So, while the top expected game environment is very clearly the Jaguars @ Chiefs, any one of these other games could provide the top actual game environment on the slate due to how good each respective offense is. Ranked in order of likelihood to produce a top-level game environment, I would put them in the following order - Jaguars @ Chiefs, Bengals @ Bills, Cowboys @ 49ers, and then Giants @ Eagles.
Range of Outcomes vs. Median Projections
There is a general misunderstanding with how projections systems develop their projections around the industry, primarily due to the need to provide information in easily digestible ways for mass consumption. That has led to the primary projections most of the field utilizes when building their rosters being median projections, which is the nice single-point value you see when you pull up projections from most top sites around the industry. The definition of median projection means that the eventual outcome will outperform and underperform the value shown at an equal percentage if you were able to play out each individual slate an infinite number of times. These projections systems are continually back tested to refine their processes, which helps to improve their accuracy for future slates.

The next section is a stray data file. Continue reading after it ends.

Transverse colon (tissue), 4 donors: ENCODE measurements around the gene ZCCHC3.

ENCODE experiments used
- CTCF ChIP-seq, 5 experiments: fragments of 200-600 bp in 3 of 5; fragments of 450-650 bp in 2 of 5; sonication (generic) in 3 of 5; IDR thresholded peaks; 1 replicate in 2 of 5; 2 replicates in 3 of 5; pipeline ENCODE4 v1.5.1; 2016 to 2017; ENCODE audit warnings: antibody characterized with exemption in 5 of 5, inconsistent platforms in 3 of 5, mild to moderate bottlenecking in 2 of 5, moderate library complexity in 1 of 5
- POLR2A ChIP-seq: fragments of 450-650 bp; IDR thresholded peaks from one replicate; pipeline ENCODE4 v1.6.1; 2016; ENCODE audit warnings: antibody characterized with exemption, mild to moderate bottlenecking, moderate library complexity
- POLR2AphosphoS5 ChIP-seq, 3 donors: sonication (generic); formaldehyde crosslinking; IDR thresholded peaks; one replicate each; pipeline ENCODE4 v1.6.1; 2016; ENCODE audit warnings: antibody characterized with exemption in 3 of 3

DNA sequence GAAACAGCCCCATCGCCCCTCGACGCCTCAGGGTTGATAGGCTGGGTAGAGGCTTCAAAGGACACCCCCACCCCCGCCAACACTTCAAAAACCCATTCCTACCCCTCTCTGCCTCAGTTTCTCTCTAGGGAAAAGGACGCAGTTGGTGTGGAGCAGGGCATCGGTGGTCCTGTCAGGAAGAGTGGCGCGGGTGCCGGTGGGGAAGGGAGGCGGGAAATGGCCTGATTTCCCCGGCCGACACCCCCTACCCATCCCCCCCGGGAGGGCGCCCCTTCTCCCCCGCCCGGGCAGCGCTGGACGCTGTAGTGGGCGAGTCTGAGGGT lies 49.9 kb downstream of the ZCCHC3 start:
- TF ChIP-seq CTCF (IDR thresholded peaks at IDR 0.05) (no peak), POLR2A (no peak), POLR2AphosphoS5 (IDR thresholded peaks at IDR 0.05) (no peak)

That said, simply understanding that projections seen from major sites are median projections can help us visualize how to leverage that information. Some sites also provide range of outcomes projections, which are much more useful in determining the viability of an individual play. To help visualize this process, think about a standard bell curve plot - with various data points represented through both frequency and standard deviation. Some players possess a tighter range of outcomes, which would make the bell curve appear more tightly grouped around the median outcome as well as higher in magnitude. Some players possess a wider range of outcomes, which would make the bell curve appear flatter and more spread out.
Most fantasy players understand that general concept, which is made easy by standard industry connotations like "safe, GPP-only, boom-bust, and cash game play," but the general understanding of what is going on behind the scenes is more or less lost in translation for most of the field. Understanding this concept and being able to apply it to an entire roster (and beyond just individual plays) will drastically improve your fantasy play!